Source: The Economist
A death sentence issued by a Sudanese court has stirred up controversy
THE Koran is categorical. “There is no compulsion in religion,” it says (in the 256th verse of the second sura, or chapter). In another passage of the Muslim holy book, in the tenth sura, we find God asking the Prophet Muhammad a rhetorical question: “Had your Lord so willed it, all on earth together would believe, so can you then force the people to be believers?”
The same question may be posed to the government of Sudan. Not for the first time its courts have condemned a citizen to death for apostasy, the rejection by a believer of his or her faith. In this case the supposed criminal is a 27-year-old married woman with two small children; the smaller one, a girl, was born in prison soon after her mother was sentenced to hang.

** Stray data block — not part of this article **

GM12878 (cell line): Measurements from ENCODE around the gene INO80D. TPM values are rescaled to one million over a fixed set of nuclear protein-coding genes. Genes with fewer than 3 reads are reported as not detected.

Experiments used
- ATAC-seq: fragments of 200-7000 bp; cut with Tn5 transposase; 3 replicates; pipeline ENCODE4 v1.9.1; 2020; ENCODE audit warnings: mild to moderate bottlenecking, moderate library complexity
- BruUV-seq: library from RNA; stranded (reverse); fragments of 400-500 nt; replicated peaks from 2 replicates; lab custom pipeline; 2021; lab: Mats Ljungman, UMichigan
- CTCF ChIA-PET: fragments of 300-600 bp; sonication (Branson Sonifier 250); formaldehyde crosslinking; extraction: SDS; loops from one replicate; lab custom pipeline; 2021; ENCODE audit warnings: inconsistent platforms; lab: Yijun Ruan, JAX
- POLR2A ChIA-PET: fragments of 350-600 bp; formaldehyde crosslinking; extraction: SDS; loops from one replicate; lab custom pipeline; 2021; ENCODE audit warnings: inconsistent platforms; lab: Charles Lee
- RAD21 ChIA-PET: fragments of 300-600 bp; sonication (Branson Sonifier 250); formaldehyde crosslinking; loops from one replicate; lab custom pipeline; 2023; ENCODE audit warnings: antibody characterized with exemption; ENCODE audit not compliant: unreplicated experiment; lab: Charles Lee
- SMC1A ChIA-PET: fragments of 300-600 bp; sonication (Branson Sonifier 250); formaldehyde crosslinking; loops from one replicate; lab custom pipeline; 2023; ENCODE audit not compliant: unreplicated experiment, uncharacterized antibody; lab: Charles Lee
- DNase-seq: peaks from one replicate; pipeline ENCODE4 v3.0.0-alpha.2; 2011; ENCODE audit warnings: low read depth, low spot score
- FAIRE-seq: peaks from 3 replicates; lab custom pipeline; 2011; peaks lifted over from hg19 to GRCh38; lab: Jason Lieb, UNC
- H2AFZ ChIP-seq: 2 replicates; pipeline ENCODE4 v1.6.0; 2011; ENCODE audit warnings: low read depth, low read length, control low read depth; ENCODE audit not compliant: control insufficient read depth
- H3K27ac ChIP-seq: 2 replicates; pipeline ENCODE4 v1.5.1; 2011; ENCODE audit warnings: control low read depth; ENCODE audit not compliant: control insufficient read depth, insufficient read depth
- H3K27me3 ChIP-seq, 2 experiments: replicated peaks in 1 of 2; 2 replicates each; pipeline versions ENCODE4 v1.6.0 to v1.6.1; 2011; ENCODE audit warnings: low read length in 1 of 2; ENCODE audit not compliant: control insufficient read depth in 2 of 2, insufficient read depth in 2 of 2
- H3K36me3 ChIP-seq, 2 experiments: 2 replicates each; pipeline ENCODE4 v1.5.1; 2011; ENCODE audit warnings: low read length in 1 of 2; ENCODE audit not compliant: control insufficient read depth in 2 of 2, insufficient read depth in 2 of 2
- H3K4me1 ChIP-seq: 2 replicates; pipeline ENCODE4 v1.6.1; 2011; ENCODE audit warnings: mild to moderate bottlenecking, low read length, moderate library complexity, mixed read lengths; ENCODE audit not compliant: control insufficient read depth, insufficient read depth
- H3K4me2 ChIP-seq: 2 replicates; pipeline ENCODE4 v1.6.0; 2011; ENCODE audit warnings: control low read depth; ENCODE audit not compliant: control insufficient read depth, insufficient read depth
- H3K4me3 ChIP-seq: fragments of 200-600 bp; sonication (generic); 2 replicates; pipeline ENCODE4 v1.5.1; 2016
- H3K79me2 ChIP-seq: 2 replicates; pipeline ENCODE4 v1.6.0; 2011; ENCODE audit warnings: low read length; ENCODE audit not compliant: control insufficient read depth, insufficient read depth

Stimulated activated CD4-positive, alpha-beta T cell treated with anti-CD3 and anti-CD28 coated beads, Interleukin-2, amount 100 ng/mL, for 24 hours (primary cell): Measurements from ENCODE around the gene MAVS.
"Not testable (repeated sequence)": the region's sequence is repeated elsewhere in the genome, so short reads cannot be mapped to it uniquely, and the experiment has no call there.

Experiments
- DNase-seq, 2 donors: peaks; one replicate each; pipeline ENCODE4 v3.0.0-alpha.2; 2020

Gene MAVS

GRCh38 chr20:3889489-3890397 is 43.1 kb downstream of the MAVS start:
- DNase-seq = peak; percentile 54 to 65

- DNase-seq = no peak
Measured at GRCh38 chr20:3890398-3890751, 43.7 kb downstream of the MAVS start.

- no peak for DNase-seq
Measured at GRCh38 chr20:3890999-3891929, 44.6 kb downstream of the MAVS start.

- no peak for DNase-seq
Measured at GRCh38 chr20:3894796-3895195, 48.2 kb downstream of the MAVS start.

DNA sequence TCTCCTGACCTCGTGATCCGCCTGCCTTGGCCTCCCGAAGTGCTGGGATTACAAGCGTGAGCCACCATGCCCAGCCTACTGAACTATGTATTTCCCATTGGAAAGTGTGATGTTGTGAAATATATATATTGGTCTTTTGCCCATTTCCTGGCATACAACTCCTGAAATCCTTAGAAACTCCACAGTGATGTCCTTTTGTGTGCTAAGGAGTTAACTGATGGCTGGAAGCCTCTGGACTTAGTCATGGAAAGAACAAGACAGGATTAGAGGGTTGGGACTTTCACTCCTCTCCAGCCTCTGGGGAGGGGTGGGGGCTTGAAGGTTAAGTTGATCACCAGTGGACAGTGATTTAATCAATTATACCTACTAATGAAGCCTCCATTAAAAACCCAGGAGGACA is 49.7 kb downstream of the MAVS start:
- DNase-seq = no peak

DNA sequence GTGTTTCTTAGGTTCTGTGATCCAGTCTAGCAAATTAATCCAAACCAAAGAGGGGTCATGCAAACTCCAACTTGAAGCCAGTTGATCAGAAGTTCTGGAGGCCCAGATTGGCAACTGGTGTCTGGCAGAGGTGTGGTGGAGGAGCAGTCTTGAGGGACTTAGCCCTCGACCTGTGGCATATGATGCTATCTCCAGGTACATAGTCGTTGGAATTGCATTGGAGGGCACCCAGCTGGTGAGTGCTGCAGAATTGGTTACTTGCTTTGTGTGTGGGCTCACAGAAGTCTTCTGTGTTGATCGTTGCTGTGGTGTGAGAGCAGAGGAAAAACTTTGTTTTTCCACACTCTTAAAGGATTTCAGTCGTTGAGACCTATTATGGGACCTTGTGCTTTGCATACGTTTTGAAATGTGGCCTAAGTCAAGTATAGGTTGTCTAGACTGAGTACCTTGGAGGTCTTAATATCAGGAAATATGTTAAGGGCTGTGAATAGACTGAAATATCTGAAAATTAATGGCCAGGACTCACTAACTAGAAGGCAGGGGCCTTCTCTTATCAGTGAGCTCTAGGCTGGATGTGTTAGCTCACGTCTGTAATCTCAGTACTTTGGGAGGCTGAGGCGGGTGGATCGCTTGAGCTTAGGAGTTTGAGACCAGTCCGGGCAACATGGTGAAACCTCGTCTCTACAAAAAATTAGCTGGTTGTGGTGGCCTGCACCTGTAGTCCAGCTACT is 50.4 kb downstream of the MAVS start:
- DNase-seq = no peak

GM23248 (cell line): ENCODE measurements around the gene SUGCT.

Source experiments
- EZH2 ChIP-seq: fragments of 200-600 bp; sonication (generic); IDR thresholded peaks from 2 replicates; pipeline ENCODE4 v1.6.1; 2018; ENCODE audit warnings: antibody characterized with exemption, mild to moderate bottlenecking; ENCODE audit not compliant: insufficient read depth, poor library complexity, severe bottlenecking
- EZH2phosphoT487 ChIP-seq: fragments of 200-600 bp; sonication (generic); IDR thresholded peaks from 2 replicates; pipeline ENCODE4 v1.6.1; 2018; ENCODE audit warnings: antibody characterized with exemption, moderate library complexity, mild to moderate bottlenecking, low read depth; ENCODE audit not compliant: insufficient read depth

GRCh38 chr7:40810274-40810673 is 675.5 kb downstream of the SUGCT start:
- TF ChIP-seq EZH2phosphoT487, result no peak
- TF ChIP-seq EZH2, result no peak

The Sudanese authorities protest that the ruling can be appealed, hint that President Omar al-Bashir may commute it, and note that the case is complex. The condemned woman, Maryam Yahya Ibrahim, was born to a Christian mother and a Muslim father and so, under Sudan’s version of Islamic law, must be a Muslim. But her father abandoned the family when she was young. She was brought up as a Christian, married a Christian and, when denounced to the authorities by a relative, refused in court to change her faith.
In practice death sentences for apostasy have rarely been imposed, especially in modern times. Sudan, however, is an exception. In 1985 it executed Mahmud Muhammad Taha, a 76-year-old human-rights activist and religious reformer. He was judged an apostate because, ironically, he preached that Islamic law as practised in Sudan was cruel, based blindly on tradition rather than the tolerant spirit of Islam.